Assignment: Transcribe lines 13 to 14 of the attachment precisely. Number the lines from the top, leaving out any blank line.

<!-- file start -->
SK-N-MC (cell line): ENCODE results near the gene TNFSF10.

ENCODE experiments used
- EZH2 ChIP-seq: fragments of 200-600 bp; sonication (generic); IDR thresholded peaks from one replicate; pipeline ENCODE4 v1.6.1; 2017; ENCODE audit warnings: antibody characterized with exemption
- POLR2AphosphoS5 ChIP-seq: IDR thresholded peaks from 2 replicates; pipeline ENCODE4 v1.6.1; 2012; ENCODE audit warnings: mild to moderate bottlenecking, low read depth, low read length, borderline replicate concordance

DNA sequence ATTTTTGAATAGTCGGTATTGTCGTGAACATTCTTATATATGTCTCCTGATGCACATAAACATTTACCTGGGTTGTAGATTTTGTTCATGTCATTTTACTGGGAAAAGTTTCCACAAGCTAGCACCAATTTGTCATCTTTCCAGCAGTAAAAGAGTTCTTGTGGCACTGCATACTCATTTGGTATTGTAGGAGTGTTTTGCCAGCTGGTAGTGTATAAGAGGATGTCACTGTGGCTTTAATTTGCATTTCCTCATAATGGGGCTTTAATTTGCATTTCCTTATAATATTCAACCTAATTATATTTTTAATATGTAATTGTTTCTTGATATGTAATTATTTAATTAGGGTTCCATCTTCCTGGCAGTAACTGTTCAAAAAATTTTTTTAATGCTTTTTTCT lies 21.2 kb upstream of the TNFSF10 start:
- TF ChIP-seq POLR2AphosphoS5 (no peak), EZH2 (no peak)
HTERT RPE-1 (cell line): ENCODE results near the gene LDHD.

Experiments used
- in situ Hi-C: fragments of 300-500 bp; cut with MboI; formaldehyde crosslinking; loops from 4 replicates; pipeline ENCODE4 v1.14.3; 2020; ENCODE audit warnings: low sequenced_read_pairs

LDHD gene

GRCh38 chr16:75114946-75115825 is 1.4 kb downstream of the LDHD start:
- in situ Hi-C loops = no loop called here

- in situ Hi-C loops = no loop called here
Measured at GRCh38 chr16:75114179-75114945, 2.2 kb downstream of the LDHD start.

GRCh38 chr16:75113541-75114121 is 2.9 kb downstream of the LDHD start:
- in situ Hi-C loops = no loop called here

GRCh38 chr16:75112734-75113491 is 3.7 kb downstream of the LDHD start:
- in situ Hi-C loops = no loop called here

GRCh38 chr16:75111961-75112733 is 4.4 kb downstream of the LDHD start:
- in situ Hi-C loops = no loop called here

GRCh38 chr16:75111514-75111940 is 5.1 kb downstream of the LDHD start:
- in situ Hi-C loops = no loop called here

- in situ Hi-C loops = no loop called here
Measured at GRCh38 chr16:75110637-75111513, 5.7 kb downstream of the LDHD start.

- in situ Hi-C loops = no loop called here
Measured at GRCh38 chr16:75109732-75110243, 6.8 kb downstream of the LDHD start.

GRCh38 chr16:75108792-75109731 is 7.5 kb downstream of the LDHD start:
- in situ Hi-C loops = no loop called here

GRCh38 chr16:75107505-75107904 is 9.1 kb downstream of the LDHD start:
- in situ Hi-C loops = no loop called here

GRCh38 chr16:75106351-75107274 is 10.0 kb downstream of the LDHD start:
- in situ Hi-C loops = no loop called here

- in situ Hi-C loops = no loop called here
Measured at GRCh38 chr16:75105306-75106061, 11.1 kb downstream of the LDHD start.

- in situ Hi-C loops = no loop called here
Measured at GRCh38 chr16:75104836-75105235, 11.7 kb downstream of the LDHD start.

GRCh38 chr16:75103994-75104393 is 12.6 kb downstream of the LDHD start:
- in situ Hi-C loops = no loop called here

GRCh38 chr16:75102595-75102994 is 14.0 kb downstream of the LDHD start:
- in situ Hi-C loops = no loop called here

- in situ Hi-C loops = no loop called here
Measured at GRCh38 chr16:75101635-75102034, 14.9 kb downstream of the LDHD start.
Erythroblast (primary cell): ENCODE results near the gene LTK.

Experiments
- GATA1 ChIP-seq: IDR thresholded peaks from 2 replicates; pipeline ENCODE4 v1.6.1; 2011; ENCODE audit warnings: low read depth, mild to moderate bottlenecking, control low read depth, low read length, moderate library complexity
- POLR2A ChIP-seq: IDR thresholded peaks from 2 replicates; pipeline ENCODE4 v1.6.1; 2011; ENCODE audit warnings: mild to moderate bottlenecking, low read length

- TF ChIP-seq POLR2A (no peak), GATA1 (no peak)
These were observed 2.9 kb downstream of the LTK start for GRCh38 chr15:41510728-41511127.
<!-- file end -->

- in situ Hi-C loops = no loop called here
Measured at GRCh38 chr16:75114179-75114945, 2.2 kb downstream of the LDHD start.